Nicole is someone I got to know on Twitter when looking for critique partners. As we swapped first chapters, I soon realized her writing was exemplary and she had much to offer in terms of feedback and the craft of writing, something I could only aspire too. So, when I knew her first book was coming out this year, I signed up for an ARC.
I received my copy over the long weekend and I settled in after an exhausting couple of days with my Kindle in hand.
Emma. Connor. Owen.
Two men. One woman. Emma flees NYC after the September 11 attacks, leaving behind a city that she called home. Reinventing herself in Seattle, she is engaged to Connor when Owen from her past surfaces.
The story moves predictably and slowly. Tone takes her time weaving Emma’s college years with her current life (in her 30’s) alternatively. Just when we are about to get frustrated as to why it takes her so long to see what everyone else in her life seems to know, we get a peak into the kind of person Emma has evolved into based on what happened in her past.
Tone works on revealing each character, their motivations and their place in Emma’s life leisurely. Seattle and New York City come to life in this debut. The prose sparkles with understated emotions and beautiful imagery. She delves into relationships with a beautiful sensitivity. I loved the way Emma related to her sister Leah and their mom. There are moments in the book almost every woman will relate to.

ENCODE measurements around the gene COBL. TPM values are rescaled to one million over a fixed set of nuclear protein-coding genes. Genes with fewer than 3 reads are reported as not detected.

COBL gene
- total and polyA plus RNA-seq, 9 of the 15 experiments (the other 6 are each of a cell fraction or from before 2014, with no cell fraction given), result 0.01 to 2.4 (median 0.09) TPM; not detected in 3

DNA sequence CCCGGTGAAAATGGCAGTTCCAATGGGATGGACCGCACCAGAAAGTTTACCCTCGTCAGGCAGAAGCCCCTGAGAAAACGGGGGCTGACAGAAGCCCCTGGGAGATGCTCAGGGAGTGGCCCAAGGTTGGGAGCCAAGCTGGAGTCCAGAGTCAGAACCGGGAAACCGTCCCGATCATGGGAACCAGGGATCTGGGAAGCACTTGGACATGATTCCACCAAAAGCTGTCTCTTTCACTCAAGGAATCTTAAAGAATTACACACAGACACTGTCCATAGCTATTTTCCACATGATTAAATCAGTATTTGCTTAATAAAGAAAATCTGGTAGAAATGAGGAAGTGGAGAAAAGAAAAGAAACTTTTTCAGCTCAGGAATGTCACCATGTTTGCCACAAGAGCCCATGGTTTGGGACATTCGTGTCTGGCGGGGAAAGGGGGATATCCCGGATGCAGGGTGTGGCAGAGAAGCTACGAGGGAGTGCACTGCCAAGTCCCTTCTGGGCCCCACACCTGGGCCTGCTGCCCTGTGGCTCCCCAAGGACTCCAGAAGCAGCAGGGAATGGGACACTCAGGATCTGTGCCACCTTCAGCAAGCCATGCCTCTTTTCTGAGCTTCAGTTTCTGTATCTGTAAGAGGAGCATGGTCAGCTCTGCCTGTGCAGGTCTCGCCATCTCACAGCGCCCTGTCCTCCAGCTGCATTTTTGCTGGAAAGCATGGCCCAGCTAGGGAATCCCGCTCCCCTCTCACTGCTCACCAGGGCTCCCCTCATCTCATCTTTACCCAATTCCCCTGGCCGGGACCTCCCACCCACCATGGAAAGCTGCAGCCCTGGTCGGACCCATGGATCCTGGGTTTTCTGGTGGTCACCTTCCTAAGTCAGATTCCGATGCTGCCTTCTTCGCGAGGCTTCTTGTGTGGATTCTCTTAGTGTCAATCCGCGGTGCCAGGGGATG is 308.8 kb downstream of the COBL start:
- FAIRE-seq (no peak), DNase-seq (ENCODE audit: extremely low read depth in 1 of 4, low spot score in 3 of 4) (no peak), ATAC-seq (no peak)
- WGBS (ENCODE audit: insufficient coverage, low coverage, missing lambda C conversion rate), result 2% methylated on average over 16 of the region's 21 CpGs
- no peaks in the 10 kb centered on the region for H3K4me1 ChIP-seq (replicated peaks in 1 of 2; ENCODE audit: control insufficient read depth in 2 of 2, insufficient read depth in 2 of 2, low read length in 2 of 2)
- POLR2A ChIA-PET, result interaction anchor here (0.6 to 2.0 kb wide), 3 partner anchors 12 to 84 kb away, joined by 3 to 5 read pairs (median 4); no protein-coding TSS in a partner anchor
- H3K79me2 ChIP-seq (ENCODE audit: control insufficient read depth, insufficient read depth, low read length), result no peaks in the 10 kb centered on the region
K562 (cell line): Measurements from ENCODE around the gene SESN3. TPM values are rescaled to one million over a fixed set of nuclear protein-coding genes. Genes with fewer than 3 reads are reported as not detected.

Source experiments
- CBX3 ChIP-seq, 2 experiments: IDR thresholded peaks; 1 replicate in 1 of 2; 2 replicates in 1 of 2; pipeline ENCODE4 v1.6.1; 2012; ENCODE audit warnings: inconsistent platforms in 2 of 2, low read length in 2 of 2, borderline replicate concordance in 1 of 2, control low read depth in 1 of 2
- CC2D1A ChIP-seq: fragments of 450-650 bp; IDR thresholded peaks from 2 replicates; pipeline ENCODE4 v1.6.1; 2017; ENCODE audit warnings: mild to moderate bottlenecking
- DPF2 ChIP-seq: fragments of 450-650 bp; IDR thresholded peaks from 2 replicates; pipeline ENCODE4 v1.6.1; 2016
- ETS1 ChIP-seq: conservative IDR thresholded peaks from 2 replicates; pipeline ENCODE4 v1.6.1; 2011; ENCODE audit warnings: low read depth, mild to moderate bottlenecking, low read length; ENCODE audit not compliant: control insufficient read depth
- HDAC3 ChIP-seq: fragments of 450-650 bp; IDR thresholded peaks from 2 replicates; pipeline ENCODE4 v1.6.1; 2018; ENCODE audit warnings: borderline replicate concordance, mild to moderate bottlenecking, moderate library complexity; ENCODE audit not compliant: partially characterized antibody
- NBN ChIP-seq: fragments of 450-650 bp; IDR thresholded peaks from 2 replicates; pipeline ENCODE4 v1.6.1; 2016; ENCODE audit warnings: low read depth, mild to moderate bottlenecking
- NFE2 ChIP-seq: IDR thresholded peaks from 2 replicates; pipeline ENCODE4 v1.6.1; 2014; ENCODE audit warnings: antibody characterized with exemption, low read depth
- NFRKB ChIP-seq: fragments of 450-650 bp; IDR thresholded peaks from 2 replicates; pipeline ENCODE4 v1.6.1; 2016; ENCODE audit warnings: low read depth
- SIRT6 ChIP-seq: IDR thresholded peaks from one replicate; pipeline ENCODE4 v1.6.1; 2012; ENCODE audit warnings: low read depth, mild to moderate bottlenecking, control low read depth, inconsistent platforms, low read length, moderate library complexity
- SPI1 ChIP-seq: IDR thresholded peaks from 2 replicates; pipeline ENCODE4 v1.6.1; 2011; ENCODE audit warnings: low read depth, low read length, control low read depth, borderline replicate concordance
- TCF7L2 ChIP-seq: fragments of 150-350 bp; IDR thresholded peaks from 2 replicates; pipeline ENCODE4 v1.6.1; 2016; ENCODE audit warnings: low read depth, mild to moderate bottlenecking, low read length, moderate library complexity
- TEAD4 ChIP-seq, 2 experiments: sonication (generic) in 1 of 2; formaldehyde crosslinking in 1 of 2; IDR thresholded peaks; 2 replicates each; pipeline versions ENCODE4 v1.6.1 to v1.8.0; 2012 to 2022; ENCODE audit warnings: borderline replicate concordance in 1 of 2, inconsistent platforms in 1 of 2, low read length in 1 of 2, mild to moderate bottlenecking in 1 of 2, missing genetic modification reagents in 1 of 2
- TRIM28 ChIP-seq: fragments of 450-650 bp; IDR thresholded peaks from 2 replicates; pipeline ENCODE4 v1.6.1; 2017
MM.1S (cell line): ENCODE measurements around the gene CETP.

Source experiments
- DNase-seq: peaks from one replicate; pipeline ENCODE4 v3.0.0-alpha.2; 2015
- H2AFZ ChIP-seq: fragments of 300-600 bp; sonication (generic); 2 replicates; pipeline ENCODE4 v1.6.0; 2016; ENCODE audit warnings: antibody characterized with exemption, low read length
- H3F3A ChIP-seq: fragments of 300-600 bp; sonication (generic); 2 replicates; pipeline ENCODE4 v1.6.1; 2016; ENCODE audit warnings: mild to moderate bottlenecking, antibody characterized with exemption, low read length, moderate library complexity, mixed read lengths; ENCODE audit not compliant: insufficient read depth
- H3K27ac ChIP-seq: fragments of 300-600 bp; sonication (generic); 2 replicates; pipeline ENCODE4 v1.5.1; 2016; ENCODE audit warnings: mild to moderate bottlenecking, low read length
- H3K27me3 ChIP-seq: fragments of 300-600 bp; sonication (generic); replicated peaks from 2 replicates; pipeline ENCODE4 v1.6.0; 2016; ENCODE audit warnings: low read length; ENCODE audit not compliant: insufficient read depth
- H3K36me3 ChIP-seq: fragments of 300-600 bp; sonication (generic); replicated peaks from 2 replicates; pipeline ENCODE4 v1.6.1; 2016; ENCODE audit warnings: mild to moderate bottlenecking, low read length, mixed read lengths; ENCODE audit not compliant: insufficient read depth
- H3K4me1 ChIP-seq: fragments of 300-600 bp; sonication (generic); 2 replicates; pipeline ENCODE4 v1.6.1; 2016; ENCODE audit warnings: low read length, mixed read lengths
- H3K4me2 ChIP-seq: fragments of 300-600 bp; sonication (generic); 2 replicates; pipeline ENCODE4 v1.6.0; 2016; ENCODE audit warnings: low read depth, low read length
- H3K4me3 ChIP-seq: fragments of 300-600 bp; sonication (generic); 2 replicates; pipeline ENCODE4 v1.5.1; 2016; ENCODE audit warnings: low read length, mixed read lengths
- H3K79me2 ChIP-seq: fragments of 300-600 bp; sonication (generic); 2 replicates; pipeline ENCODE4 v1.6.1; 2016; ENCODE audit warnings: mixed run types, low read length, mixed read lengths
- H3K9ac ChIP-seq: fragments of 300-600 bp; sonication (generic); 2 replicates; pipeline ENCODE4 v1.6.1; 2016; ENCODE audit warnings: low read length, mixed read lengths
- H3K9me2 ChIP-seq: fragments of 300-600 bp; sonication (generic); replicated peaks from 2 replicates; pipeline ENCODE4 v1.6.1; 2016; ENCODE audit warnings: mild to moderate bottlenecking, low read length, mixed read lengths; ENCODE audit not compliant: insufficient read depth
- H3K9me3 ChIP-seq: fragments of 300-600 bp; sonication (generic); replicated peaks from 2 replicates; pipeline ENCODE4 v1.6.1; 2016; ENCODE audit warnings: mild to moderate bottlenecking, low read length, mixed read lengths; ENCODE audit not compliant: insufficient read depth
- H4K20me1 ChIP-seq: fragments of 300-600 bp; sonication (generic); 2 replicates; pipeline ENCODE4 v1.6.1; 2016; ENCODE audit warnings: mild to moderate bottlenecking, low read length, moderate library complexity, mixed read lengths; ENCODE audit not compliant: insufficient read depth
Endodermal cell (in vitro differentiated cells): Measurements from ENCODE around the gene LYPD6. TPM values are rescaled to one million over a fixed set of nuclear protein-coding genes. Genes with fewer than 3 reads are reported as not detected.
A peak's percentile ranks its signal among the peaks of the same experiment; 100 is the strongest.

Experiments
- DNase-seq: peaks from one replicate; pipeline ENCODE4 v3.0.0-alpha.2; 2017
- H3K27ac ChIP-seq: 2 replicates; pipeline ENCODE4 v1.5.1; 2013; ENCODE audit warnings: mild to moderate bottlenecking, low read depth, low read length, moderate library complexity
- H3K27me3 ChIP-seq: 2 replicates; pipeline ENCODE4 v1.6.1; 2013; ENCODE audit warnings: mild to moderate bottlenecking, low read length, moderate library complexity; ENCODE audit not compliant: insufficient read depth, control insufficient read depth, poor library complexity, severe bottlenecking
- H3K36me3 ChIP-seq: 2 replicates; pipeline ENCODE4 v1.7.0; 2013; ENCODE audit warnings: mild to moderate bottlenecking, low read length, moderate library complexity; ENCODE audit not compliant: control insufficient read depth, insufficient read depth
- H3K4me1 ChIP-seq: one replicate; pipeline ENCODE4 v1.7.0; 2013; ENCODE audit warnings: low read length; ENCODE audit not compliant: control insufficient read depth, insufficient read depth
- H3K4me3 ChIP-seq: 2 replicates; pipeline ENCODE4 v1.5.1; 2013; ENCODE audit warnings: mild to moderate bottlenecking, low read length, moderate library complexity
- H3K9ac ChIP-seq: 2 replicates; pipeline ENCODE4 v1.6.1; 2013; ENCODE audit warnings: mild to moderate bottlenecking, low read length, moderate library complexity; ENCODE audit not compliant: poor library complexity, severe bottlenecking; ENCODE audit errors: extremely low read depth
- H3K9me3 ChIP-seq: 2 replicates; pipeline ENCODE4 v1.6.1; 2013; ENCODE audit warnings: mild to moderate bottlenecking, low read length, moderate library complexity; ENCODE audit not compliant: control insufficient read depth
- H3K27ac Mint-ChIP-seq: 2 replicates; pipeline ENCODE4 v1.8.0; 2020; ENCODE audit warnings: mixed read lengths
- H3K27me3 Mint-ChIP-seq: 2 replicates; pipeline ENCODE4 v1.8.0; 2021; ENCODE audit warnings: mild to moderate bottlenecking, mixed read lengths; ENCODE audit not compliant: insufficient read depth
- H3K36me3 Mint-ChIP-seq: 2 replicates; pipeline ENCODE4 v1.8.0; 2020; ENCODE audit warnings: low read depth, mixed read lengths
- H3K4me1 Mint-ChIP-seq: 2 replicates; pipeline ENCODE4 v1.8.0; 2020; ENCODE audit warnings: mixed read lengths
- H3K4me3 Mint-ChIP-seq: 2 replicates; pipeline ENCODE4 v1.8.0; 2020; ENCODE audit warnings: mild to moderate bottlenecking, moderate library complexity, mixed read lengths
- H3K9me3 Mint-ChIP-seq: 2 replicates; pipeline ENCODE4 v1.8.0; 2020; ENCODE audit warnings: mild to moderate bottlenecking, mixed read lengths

Having said that, I would have found the book compelling with a stronger conflict. I kept waiting for a story to unfold until the very end only to realize that was all to the story.
Pick it up if you are in the mood for a beach read with soul.
I picked up The House We Grew Up In by Lisa Jewell based on a recommendation on Twitter. The story starts promisingly enough with the eldest daughter of the Bird family arriving at the family house after her mom dies. Weaving back and forth over a period of 20 – 30 years, the story traces the Bird family as it disintegrates following the suicide of the youngest child on Easter Sunday.
I love books that takes a hard, gritty look at issues beneath the polished veneer. Most of these books also end with hope or redemption. However, Jewell puts together every conceivable dysfunction possible in a family and then ends the book on an all too predictable note. I do not ever recall feeling angry at a protagonist as I did with this book. At over 400 pages, the book could have cut 100 pages and would have been tauter for that.
Not my kind of book. Pick it up if you are in the mood for something that will make your life seem beautiful by comparison.
I bought this book after it was our book club pick for this month. It sat on my Kindle for over three weeks before I even looked it up. I had no idea what to expect as I skipped reading the synopsis or the reviews before buying the book.
I finished the book a day after I started reading with tears streaming down my eyes. Tears not because of the way it ends but for the powerful storytelling and a story that will stay in my head for years.